One Huub Meyer was assured by members of the Yahoo AncientArtifacts discussion list that “most” [Egyptian] antiquities are “sold legally and were excavated legally for example in Egypt as for 200 years the local, Egyptian, government did not care much about its own culture, and no records were made of the hundreds of thousands of objects that were exported”. He remains however sceptical and replies:
I think that 90% of the items that are now in the antique shops are more recently excavated. I think it is not possible that those items are excavated more than 200 years ago. I know a Guy who is collecting items in the Near East, than brings them to Europe and sells them to major antique dealers over here, no questions asked… I know for a fact that he Sold items to Dick Meyer, Mieke Zilverberg, Akanthos (now living and selling in Belgium) and others. And did you see the items sold by Stormbroek, no way that they were excavated more than 200 years ago… correct me if I am wrong. Also In Belgium, France and England he sold items to several major antique dealers (Drees Gallery in Brussels) no provenance asked, in fact they know were the items are coming from. I myself purchased some items from some major dealers in the Netherlands, not once they did give my proper provenance out of themselves, I always hat to ask them. I also remember a few years ago 90 % of the antique sellers in archeology were closed in London (Mews Gallery or something) for selling looted items. In France, England and Germany there are large archeology auctions several times a year, I do not believe that all those items were excavated more than 200 years ago. I think it is simply not possible that there are so many items on the market that were excavated more than 200 years ago.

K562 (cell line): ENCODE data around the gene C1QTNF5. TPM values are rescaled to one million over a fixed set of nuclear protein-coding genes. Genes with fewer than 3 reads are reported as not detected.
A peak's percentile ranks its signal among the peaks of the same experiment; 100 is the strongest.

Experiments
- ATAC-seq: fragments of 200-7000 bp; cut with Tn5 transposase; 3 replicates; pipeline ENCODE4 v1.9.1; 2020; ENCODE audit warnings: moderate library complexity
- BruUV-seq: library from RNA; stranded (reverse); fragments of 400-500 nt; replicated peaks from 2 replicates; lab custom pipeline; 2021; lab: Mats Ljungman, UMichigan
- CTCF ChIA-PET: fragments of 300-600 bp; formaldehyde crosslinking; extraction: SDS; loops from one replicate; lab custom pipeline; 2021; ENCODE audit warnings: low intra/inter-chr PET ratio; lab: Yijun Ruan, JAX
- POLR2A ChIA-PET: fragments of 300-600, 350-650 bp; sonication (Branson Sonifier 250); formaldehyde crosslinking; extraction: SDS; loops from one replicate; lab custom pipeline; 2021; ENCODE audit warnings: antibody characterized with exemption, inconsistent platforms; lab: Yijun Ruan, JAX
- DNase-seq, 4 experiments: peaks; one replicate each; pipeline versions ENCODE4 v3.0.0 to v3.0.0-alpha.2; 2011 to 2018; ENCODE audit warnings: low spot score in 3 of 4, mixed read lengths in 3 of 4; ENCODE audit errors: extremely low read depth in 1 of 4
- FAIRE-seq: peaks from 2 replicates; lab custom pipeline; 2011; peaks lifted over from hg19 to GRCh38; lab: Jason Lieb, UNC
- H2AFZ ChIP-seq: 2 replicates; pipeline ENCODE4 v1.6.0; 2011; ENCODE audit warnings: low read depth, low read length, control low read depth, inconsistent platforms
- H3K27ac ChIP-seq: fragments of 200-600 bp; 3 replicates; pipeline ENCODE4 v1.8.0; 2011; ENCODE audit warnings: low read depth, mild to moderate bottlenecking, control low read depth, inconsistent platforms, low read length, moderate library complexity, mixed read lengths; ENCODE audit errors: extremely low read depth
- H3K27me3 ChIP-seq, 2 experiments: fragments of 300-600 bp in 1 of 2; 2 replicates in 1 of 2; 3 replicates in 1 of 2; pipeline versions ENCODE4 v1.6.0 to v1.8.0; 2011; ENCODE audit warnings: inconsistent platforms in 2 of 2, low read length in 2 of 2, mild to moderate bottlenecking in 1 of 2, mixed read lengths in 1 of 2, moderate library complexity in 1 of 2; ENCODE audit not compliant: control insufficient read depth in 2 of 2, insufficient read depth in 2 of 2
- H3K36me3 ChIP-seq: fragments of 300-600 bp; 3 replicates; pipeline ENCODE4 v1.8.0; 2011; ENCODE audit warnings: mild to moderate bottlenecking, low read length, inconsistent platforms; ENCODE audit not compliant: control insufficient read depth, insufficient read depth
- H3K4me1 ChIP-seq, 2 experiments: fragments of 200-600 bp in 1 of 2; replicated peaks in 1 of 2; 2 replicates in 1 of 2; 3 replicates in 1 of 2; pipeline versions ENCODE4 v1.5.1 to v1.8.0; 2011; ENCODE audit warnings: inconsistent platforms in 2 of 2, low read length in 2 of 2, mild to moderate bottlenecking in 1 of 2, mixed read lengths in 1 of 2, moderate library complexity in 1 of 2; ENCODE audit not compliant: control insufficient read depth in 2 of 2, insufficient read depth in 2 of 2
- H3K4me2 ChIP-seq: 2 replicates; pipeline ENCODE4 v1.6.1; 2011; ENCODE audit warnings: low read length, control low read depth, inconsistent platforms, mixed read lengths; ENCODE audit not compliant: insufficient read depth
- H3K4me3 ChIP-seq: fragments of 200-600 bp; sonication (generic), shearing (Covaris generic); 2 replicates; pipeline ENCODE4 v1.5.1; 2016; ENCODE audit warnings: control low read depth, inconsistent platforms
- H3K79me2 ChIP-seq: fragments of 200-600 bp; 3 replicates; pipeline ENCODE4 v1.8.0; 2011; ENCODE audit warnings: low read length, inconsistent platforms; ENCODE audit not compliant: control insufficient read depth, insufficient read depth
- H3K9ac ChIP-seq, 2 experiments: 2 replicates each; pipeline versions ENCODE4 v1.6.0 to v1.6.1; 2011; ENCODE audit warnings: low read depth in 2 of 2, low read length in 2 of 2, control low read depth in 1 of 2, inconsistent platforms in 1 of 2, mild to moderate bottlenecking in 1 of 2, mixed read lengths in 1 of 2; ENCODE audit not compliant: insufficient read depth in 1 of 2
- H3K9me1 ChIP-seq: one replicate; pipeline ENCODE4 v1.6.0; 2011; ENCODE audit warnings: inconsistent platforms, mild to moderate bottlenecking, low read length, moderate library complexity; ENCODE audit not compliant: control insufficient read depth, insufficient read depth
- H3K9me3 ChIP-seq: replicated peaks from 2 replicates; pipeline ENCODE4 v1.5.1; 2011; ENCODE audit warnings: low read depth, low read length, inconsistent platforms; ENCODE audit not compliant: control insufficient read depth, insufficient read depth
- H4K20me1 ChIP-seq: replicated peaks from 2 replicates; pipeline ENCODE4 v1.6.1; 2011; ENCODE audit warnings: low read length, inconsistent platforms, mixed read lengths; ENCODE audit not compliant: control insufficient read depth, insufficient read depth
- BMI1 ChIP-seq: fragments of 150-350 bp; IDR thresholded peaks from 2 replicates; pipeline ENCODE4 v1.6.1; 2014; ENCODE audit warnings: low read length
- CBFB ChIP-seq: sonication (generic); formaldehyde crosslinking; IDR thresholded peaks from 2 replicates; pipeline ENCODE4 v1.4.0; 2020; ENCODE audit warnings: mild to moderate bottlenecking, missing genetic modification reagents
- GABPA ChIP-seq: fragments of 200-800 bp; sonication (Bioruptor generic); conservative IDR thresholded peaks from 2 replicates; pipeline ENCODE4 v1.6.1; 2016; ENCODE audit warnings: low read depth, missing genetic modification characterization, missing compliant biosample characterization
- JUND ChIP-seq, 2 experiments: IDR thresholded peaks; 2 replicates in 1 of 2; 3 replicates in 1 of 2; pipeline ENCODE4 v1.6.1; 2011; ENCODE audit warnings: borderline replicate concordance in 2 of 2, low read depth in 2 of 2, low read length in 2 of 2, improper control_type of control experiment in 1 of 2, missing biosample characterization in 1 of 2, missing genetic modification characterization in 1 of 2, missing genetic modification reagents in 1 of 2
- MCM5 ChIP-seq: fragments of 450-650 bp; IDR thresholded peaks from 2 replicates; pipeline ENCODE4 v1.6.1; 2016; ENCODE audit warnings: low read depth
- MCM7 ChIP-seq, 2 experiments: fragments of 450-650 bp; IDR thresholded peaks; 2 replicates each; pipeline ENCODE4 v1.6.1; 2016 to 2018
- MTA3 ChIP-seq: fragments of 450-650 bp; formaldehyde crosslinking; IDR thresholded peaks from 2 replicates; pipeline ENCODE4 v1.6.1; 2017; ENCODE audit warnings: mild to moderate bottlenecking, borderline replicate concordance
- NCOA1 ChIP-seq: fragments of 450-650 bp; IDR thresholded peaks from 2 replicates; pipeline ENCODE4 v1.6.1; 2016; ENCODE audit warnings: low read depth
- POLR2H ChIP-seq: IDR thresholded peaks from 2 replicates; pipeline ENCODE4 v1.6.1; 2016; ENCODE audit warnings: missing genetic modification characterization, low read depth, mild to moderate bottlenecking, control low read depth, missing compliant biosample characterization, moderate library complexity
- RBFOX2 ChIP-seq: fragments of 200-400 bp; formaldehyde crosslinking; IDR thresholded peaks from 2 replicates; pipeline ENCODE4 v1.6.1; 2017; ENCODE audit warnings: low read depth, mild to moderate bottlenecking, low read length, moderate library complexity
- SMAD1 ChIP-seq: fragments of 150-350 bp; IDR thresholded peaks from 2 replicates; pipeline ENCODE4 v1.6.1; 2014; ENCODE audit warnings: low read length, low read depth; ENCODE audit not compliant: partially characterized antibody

Me too. Although this message looks like provocation (and one can imagine a number of reasons why it might have been made), let us look at the dealers he mentions.